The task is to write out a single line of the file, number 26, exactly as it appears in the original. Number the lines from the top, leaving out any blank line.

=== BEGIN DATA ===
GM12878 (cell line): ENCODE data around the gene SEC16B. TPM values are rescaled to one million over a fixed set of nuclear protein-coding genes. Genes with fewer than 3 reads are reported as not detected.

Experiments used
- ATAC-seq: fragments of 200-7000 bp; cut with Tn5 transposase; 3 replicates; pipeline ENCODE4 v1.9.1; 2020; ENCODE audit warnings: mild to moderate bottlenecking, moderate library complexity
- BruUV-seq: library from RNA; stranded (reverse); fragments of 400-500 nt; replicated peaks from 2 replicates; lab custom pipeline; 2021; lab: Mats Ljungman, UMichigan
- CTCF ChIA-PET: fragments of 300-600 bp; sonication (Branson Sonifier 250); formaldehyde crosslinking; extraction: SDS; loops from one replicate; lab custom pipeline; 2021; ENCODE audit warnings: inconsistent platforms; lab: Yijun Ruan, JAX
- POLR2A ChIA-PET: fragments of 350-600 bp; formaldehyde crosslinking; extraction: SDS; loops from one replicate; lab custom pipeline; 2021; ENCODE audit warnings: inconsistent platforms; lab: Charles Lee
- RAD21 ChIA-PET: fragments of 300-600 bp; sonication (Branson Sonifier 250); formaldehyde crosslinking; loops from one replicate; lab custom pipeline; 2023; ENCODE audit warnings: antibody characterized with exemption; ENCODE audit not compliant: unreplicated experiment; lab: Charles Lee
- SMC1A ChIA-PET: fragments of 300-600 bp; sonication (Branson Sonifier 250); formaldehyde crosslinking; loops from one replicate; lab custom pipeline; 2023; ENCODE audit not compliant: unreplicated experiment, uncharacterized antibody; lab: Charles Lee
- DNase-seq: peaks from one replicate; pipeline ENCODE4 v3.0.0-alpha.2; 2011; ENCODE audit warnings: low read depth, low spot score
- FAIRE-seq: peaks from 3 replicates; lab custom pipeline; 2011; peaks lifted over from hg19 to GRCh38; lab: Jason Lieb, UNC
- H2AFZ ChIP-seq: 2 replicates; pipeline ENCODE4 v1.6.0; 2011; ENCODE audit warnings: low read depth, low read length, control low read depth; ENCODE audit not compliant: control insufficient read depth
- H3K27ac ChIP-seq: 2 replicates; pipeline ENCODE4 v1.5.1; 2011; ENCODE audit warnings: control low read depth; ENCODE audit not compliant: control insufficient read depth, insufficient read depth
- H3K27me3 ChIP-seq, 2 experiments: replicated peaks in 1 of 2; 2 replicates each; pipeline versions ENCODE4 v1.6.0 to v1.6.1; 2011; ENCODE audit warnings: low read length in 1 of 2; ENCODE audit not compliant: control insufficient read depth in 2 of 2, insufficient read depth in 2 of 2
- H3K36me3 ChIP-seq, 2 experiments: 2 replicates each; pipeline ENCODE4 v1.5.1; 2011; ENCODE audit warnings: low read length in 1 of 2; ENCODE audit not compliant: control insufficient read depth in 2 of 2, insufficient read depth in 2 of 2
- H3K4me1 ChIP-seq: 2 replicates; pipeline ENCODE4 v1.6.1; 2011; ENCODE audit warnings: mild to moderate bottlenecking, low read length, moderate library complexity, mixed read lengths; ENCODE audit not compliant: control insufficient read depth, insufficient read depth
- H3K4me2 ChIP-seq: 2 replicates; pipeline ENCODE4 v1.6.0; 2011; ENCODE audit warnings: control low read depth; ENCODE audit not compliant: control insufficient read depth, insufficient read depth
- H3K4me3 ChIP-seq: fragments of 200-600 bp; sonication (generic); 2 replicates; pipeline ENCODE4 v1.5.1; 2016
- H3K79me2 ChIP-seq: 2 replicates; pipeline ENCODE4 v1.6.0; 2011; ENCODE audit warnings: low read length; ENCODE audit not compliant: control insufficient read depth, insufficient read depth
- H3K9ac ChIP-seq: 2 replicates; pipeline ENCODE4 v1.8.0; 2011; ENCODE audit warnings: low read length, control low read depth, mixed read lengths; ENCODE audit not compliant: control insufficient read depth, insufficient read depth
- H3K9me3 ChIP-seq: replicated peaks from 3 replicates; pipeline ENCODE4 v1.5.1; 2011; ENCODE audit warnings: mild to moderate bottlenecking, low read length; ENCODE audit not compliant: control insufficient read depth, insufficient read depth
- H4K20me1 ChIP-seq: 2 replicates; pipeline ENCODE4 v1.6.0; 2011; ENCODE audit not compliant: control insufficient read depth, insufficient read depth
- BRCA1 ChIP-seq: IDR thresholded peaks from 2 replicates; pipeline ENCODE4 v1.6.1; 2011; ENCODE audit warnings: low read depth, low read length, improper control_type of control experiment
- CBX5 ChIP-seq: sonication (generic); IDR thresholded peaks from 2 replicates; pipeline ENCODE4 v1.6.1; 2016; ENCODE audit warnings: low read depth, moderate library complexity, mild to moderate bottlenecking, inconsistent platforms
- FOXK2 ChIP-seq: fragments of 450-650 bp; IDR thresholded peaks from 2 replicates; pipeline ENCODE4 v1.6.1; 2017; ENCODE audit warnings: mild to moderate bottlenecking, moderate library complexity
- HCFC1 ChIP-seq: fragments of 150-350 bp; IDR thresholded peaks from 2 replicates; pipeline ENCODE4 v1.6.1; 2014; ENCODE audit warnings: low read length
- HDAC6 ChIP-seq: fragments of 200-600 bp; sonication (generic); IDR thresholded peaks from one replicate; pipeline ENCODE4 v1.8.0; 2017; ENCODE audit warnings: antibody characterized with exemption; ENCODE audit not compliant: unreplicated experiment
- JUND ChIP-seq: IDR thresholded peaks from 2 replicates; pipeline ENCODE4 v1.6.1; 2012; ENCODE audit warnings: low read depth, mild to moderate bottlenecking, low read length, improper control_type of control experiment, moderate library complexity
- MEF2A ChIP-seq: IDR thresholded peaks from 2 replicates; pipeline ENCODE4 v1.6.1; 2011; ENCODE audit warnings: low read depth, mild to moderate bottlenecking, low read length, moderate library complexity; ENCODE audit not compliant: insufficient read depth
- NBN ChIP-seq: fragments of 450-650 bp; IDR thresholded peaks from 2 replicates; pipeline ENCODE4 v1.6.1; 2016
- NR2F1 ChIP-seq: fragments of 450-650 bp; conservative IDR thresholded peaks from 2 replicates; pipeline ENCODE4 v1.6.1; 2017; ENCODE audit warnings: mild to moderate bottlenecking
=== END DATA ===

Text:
- HDAC6 ChIP-seq: fragments of 200-600 bp; sonication (generic); IDR thresholded peaks from one replicate; pipeline ENCODE4 v1.8.0; 2017; ENCODE audit warnings: antibody characterized with exemption; ENCODE audit not compliant: unreplicated experiment